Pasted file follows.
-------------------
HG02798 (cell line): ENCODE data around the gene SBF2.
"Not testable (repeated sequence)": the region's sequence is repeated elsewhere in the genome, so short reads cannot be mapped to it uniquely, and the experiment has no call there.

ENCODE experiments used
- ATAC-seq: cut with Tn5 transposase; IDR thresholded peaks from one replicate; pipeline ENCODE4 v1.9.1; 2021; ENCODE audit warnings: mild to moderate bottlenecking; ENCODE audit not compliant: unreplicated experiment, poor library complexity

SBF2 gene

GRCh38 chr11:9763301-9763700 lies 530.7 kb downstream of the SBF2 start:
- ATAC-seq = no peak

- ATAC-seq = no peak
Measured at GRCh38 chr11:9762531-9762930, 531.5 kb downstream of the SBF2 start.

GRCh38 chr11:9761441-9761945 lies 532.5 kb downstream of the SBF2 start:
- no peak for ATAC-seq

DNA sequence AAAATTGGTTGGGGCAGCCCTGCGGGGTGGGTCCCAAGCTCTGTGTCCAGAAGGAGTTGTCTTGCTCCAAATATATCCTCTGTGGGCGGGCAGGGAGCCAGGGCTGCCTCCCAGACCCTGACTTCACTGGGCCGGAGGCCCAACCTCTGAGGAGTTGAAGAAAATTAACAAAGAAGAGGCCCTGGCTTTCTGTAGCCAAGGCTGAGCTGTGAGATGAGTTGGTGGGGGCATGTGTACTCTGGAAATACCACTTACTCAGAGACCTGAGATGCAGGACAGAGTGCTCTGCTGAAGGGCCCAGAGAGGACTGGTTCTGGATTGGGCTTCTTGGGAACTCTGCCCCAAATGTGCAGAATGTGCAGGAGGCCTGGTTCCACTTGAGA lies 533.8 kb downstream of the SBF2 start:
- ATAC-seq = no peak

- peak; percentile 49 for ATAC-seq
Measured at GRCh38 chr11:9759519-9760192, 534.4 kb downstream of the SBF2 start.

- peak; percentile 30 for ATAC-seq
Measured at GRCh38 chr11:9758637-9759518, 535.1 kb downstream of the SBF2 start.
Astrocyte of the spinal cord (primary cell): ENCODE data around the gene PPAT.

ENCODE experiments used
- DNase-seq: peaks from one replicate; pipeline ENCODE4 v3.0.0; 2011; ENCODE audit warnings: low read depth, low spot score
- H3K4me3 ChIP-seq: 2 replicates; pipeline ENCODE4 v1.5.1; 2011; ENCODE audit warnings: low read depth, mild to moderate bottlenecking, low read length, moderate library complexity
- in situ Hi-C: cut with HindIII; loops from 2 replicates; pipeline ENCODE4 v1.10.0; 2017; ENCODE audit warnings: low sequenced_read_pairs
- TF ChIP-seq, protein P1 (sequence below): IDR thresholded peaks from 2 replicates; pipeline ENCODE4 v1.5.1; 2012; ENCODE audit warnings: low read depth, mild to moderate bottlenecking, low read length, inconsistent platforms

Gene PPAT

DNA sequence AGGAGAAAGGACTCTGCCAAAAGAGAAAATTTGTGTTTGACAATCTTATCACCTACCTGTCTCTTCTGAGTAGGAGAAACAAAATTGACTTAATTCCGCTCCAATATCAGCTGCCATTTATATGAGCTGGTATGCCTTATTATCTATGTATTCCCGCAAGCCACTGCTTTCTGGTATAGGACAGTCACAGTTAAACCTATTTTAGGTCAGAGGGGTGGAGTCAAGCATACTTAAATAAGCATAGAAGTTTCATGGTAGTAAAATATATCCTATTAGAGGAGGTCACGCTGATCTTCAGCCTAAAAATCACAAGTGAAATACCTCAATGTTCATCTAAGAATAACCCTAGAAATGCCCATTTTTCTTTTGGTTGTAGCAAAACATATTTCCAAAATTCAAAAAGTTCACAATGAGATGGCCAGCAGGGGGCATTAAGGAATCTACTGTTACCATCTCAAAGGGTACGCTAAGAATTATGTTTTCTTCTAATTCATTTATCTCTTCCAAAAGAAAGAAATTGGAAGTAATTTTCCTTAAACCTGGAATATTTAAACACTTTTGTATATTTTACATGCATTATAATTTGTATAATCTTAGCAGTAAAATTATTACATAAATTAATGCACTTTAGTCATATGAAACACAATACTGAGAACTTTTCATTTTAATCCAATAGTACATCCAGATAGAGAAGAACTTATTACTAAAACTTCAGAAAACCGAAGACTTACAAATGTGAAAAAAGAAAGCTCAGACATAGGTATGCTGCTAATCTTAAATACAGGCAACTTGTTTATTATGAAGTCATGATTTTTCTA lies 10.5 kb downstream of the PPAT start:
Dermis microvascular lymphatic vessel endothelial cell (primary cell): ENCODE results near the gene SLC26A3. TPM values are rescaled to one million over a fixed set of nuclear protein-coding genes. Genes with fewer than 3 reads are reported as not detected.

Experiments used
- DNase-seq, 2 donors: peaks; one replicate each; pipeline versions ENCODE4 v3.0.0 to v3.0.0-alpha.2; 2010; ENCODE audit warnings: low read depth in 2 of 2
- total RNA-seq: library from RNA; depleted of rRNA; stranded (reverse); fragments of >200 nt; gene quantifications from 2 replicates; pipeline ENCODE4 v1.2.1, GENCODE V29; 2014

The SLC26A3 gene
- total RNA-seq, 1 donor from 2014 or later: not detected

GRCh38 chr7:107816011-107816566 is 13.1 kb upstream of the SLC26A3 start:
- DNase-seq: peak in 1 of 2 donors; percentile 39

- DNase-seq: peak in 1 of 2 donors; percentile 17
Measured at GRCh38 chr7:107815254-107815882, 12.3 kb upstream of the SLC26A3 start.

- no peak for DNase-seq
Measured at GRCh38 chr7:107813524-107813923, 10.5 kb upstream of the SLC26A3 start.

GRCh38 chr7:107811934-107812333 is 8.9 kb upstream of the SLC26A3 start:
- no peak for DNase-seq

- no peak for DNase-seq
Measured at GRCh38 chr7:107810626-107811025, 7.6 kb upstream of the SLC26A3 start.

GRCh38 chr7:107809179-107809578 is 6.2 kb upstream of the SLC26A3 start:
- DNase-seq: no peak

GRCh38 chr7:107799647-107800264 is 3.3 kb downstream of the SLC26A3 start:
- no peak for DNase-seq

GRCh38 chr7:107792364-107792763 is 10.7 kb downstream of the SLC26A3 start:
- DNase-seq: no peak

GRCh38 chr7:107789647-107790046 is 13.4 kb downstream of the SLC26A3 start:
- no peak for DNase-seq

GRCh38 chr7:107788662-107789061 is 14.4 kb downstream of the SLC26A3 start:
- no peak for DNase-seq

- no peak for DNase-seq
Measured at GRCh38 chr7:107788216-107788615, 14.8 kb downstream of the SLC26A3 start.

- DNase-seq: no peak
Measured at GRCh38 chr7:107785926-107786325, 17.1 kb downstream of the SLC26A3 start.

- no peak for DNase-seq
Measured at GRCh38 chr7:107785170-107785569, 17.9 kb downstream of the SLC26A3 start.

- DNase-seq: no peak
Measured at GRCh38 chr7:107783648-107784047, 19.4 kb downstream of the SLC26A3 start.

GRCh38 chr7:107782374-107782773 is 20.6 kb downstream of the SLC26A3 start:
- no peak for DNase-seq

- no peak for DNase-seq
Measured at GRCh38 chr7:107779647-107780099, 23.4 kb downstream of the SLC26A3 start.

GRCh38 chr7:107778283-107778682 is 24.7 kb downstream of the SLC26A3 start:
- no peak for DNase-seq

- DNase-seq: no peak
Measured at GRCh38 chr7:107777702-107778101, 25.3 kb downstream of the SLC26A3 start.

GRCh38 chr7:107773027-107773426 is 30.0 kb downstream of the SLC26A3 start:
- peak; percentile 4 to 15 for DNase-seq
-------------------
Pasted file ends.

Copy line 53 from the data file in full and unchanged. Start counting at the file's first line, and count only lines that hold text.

Measured at GRCh38 chr7:107788216-107788615, 14.8 kb downstream of the SLC26A3 start.